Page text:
State or Federal Tort Claims
December 15, 2014
State or Federal Tort Claims
The Constitution of the United States has the amendments in place to protect the citizens from the violation of his or her rights by the government. The Federal Tort Claim Act of 1946 is enacted to ensure the citizens of the United States will receive the proper compensation or if the citizens want to sue the federal government. The Federal Tort Claim Act of 1946 will provide the citizens of the United States enough cushion to go around the immunity for federal employees. Before the enactment of the Federal Tort Claim Act of 1946, the citizens would have no possible way of suing the federal government ...view middle of the document...
Allowing the government to have sovereign immunity will only serve the purpose that protects the government time and money from demising (Watson, 2012).The sole purpose to enact a state tort claim is to remove the immunity law that protects the government and employees from lawsuits.
According to (Watson, 2012) in the State of Texas the local justice is members of the criminal justice system with limits on liability by participating an activity that causes harm or potential harm to a citizen. In layman’s term, Texas Tort Claim Act will not waive the immunity of the government or the employees from claims arising from police protection or firefighters (Watson, 2014). The security personnel, who have employment though the federal government, will not have immunity; however, the only way he or she can have immunity is to work as a state law enforcement agent or emergency worker. Some federal and state employees will have to escort government officials, such as politicians to keep him or her safe; however, it will not grant immunity from civil or criminal liability.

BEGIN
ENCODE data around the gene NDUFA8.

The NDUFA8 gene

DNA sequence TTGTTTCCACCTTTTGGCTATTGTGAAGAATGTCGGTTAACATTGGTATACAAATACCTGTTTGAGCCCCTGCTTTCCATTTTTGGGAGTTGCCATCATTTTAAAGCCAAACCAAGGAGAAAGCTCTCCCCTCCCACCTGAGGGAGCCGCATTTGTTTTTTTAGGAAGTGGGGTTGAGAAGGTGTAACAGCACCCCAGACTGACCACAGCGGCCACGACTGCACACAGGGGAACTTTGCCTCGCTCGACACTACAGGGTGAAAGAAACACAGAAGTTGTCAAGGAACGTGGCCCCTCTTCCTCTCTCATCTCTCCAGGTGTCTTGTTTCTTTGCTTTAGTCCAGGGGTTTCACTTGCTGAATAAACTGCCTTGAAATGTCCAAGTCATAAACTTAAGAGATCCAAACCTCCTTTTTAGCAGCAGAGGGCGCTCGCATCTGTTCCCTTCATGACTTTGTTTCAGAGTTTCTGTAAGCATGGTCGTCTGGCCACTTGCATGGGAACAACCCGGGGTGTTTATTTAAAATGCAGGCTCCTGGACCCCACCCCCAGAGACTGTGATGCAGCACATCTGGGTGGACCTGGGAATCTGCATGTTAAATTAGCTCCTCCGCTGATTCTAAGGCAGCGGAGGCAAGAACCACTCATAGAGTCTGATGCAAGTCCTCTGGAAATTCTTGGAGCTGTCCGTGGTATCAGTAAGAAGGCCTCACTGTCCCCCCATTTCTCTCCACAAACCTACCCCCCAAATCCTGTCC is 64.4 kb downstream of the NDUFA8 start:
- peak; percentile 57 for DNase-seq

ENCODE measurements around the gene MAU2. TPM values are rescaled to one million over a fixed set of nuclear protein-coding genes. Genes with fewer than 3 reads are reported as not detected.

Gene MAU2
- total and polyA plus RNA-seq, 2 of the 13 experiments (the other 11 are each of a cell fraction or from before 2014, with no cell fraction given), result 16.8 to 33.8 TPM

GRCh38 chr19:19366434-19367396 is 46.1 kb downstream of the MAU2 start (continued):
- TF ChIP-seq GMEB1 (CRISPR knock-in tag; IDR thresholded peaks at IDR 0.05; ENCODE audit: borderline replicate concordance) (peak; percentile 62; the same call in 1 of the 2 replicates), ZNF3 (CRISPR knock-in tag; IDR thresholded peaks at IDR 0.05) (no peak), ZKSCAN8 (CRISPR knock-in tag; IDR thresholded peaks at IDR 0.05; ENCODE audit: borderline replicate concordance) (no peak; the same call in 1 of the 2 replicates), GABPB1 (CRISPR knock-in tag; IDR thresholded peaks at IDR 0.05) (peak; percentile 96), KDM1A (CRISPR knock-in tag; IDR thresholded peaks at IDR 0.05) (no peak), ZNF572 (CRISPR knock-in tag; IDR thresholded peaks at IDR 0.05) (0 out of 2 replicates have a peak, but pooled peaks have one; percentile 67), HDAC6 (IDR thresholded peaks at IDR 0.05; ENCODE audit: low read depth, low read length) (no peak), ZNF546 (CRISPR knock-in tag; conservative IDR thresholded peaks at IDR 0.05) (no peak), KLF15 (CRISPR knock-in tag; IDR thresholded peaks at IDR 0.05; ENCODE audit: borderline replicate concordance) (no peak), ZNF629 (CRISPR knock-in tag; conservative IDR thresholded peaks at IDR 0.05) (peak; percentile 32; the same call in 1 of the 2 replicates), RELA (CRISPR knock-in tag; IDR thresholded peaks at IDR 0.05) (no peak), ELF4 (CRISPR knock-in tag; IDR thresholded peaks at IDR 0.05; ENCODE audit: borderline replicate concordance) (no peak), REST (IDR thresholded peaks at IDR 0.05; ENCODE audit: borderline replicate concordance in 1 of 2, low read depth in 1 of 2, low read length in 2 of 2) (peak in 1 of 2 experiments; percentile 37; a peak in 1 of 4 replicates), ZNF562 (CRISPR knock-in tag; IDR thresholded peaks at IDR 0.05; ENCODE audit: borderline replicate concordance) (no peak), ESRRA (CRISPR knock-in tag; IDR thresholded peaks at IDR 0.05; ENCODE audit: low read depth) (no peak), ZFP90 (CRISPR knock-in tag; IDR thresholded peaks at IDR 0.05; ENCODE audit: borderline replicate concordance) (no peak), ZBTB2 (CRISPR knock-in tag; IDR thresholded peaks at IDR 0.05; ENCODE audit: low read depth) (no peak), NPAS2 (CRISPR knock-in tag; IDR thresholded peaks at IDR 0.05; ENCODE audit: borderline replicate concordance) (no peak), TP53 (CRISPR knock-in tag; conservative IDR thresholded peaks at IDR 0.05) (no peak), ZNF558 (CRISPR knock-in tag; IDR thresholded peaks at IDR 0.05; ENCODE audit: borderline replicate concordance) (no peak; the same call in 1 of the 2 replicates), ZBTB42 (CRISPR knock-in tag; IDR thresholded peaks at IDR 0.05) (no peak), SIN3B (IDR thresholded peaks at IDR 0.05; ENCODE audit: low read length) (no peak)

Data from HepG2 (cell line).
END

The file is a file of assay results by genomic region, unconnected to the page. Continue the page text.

Police officers and emergency workers who fail to act within the boundaries of the law will be subject to criminal or sovereign immunity removal due to his or her negligent behavior. The policymakers will have immunity from civil liability. This means the policy that a policymaker creates and enacts, because harm to a citizen will not waive the immunity of the policy maker. A policy maker will not be liable for the harm that comes to a citizen through the policy. The Discretionary Activity Exception within the Texas Tort Claims Act will regulate whether or not to waive the immunity.
The Discretionary Activity Exception in the Texas Tort Claims Act will not waive the immunity of state workers; however, it creates various guidelines that include civil liability (Figley, 2009). The government will have the authority to determine if an employee will waive his or her immunity. For example in an emergency situation the ambulance or police run over a pedestrian on the way to an emergency, with flashing lights and sirens, the government will have to make a determination if it is negligence or not. The government will have to determine if the pedestrian is at fault. So if the pedestrian walks in front of the ambulance or police, the emergency responder will not be at fault. This means the pedestrian can not sue; however, if it is an emergency responder’s fault he or she can receive a lawsuit.
Within the Texas Tort Claims Act government agencies cannot be liable; however, if the plaintiff can establish an exception, it will allow him or her to gain a lawsuit against the government or employee. A teacher, a police officer, EMT, and firefighters a plaintiff can name in a lawsuit; however, the plaintiff will need credible evidence to begin a lawsuit. A state or federal employee will have a limit on the amount a plaintiff can receive. Citizens who sue a government or state employee will...